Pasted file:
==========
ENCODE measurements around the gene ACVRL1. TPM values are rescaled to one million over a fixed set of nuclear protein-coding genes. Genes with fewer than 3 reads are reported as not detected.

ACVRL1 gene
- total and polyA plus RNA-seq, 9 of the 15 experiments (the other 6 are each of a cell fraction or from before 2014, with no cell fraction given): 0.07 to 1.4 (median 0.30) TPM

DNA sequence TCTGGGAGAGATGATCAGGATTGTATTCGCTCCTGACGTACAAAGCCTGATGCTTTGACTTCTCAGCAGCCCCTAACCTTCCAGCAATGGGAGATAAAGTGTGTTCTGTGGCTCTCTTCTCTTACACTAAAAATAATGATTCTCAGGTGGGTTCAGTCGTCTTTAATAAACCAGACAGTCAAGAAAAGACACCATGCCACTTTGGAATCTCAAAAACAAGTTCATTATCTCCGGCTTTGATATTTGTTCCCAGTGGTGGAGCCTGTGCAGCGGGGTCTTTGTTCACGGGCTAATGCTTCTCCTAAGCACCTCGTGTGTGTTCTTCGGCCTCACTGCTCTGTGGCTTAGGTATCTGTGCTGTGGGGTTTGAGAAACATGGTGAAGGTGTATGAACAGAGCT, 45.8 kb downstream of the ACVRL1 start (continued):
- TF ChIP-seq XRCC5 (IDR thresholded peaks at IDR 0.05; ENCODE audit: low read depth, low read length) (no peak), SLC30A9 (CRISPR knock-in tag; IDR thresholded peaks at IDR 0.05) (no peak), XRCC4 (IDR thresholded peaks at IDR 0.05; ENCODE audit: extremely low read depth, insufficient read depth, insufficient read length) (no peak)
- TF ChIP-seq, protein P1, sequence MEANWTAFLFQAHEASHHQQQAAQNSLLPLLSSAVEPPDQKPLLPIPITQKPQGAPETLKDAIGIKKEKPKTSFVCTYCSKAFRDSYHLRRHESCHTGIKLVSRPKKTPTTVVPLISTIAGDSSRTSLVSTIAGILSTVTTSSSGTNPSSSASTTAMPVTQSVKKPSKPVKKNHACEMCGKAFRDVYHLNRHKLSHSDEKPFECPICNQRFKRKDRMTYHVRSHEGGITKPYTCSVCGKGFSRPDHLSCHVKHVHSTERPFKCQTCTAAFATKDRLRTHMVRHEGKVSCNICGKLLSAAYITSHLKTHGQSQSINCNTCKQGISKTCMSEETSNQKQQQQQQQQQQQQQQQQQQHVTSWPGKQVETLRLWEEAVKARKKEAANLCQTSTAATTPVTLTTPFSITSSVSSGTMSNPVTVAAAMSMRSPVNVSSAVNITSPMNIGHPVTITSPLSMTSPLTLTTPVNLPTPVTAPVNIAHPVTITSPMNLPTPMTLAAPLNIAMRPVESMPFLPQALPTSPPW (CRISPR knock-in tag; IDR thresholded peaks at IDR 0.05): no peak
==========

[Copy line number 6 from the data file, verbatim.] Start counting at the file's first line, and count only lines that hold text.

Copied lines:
- TF ChIP-seq, protein P1, sequence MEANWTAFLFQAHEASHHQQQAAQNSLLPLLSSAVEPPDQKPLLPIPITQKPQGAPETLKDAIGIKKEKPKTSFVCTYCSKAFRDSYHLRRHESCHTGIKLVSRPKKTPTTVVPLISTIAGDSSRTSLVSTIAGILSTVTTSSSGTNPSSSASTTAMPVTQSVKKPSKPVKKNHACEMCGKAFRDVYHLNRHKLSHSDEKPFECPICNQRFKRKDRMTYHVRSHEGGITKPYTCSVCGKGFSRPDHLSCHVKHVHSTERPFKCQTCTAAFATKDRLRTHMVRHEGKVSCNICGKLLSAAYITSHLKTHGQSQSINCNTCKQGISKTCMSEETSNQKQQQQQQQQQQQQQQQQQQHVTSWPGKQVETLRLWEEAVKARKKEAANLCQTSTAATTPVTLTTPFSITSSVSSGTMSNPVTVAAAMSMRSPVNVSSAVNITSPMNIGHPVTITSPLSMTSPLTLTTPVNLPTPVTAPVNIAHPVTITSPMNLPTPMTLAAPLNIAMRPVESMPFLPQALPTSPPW (CRISPR knock-in tag; IDR thresholded peaks at IDR 0.05): no peak